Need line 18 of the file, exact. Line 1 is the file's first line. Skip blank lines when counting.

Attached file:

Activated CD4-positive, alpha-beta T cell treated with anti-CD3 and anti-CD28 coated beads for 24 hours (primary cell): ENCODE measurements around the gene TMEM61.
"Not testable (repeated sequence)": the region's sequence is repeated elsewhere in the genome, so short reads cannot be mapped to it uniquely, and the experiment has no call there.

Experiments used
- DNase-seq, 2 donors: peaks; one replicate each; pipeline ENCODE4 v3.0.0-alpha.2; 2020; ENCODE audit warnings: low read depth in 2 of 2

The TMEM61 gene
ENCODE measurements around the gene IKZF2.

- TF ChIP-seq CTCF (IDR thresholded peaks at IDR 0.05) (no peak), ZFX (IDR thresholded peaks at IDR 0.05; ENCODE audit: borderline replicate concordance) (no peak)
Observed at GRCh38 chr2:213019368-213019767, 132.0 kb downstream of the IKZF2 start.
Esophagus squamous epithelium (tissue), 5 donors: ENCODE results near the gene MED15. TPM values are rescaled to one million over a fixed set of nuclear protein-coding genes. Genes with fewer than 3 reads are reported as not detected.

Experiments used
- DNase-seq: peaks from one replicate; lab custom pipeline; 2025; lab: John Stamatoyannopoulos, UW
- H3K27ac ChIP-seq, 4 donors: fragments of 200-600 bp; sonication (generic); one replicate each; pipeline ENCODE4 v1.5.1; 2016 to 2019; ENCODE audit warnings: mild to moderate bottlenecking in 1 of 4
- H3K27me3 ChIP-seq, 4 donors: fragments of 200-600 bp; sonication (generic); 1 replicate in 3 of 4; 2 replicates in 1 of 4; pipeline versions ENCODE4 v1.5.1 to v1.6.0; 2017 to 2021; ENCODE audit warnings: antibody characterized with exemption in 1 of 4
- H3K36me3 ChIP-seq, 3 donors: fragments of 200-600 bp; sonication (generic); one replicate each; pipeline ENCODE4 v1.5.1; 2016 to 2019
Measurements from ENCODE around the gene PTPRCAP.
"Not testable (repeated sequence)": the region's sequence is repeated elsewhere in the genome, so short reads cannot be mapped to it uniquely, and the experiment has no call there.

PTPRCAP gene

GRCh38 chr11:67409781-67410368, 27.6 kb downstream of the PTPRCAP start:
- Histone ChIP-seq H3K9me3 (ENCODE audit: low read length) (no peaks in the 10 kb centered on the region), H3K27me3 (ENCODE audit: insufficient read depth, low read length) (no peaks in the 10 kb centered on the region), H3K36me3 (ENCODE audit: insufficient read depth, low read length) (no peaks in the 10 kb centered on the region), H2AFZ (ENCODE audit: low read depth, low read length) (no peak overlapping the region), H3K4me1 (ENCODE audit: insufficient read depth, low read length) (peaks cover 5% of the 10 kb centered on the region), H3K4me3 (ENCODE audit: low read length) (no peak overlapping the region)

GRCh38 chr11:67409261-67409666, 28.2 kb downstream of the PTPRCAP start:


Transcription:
GRCh38 chr11:67409781-67410368, 27.6 kb downstream of the PTPRCAP start: